SEOUL, March 12 (Korea Bizwire) — South Korea’s central bank unexpectedly slashed the base rate to a record low of 1.75 percent on Thursday, putting efforts to shore up growth on top of concerns over persistent household debt growth.
The rate cut is the first since October, when the Bank of Korea (BOK) brought down the key rate to a record-matching low of 2 percent. The monetary policy committee has since then unanimously voted to keep the base rate on hold.
The rate cut comes as a surprise for the market which had been betting that the BOK would extend its wait-and-see mode for the fifth straight month amid growing concerns over household debt that continues to soar to a fresh record. Only four of 18 analysts had projected a rate cut this month.
A handful of analysts, however, had stressed the need to take action this month, voicing concerns over exports outlook and low inflation.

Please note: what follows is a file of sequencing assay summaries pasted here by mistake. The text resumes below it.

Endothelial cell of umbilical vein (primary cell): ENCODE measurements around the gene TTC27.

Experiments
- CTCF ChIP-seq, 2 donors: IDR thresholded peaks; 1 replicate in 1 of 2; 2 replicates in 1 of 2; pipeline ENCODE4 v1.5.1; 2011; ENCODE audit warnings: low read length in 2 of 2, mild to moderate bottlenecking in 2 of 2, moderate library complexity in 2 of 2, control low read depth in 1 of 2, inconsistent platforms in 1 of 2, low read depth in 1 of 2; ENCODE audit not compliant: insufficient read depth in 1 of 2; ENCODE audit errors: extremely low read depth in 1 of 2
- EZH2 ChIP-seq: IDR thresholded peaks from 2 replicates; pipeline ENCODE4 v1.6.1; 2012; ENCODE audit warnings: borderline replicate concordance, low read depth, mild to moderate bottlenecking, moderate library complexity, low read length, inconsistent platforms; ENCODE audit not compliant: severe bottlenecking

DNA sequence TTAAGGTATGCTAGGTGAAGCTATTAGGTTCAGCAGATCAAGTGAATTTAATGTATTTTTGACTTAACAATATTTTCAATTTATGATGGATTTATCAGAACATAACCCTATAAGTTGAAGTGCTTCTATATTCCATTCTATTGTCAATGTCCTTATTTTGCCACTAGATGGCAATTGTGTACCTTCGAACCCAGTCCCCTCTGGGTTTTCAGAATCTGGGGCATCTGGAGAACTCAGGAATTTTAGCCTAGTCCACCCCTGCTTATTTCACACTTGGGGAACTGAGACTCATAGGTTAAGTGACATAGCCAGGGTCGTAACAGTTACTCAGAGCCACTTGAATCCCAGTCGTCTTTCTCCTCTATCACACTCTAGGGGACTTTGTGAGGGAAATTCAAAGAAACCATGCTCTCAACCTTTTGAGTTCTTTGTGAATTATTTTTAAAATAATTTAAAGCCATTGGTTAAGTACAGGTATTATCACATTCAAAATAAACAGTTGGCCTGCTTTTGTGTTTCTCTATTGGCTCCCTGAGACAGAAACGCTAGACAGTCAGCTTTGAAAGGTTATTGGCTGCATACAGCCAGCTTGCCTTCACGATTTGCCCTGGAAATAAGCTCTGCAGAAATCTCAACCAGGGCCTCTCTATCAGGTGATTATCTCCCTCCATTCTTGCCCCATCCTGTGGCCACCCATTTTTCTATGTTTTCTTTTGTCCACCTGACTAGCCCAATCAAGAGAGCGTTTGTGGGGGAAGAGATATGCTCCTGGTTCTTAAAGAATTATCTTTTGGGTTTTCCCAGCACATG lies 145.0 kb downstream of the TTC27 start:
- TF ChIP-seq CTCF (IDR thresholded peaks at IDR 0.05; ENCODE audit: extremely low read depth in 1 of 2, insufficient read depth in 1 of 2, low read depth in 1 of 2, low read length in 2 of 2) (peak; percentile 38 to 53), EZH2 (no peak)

“We believe there are limited economic benefits from waiting. It is clear that Korea’s growth outlook has worsened. The sooner the BOK lowers its policy rate, the sooner its benefits will transmit through the economy and support growth,” HSBC economist Ronald Man said in a March 9 report.
Some analysts forecast that the surprise move may signal the beginning of the central bank’s further easing.
“While we have to listen to Lee’s remark in the press conference, it seems that the central bank may be open to additional rate cuts going forward depending on economic recovery and inflation, joining the global wave of easing,” said Kwon Han-wook, an analyst at Kyobo Securities.
Taking cue from the European Central Bank’s aggressive quantitative easing, nearly 20 countries, including China, India and Australia, have lowered their policy rates this year.